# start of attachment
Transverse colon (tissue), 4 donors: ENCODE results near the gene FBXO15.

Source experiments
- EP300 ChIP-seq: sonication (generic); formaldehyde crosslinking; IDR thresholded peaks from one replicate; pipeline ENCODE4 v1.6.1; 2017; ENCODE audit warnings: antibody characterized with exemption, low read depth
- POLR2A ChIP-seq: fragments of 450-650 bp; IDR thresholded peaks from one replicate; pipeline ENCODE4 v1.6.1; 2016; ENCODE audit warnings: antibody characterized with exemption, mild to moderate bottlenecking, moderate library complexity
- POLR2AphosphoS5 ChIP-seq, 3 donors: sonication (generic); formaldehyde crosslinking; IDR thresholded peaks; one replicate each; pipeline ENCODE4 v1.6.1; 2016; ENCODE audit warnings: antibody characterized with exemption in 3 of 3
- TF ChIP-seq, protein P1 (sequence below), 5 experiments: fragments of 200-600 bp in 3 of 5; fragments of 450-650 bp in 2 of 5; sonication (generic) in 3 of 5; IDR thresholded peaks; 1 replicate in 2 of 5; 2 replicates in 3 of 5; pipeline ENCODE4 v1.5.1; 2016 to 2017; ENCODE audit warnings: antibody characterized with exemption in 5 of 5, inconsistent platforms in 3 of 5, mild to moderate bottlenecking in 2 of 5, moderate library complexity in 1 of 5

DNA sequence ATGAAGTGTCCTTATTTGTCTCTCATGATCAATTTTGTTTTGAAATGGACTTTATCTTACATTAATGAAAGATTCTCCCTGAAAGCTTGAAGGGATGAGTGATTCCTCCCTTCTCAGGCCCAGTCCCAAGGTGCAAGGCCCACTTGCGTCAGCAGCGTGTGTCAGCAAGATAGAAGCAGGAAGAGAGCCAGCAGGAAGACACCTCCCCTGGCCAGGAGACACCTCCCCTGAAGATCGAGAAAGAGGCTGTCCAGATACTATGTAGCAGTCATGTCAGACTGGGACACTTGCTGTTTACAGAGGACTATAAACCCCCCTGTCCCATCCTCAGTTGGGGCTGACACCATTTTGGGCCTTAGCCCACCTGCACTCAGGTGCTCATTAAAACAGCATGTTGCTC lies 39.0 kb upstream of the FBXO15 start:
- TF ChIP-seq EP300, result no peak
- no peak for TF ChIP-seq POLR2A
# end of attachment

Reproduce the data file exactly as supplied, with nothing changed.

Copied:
Transverse colon (tissue), 4 donors: ENCODE results near the gene FBXO15.

Source experiments
- EP300 ChIP-seq: sonication (generic); formaldehyde crosslinking; IDR thresholded peaks from one replicate; pipeline ENCODE4 v1.6.1; 2017; ENCODE audit warnings: antibody characterized with exemption, low read depth
- POLR2A ChIP-seq: fragments of 450-650 bp; IDR thresholded peaks from one replicate; pipeline ENCODE4 v1.6.1; 2016; ENCODE audit warnings: antibody characterized with exemption, mild to moderate bottlenecking, moderate library complexity
- POLR2AphosphoS5 ChIP-seq, 3 donors: sonication (generic); formaldehyde crosslinking; IDR thresholded peaks; one replicate each; pipeline ENCODE4 v1.6.1; 2016; ENCODE audit warnings: antibody characterized with exemption in 3 of 3
- TF ChIP-seq, protein P1 (sequence below), 5 experiments: fragments of 200-600 bp in 3 of 5; fragments of 450-650 bp in 2 of 5; sonication (generic) in 3 of 5; IDR thresholded peaks; 1 replicate in 2 of 5; 2 replicates in 3 of 5; pipeline ENCODE4 v1.5.1; 2016 to 2017; ENCODE audit warnings: antibody characterized with exemption in 5 of 5, inconsistent platforms in 3 of 5, mild to moderate bottlenecking in 2 of 5, moderate library complexity in 1 of 5

DNA sequence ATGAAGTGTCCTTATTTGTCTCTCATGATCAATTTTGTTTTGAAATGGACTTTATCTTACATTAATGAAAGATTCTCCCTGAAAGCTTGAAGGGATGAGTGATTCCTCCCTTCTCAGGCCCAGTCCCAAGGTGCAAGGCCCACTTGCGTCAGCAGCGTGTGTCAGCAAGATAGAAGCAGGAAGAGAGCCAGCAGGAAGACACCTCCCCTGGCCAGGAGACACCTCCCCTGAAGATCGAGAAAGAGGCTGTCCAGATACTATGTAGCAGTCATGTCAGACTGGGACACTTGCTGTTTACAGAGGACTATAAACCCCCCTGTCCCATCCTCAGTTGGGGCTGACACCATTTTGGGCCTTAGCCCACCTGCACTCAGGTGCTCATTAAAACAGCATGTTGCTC lies 39.0 kb upstream of the FBXO15 start:
- TF ChIP-seq EP300, result no peak
- no peak for TF ChIP-seq POLR2A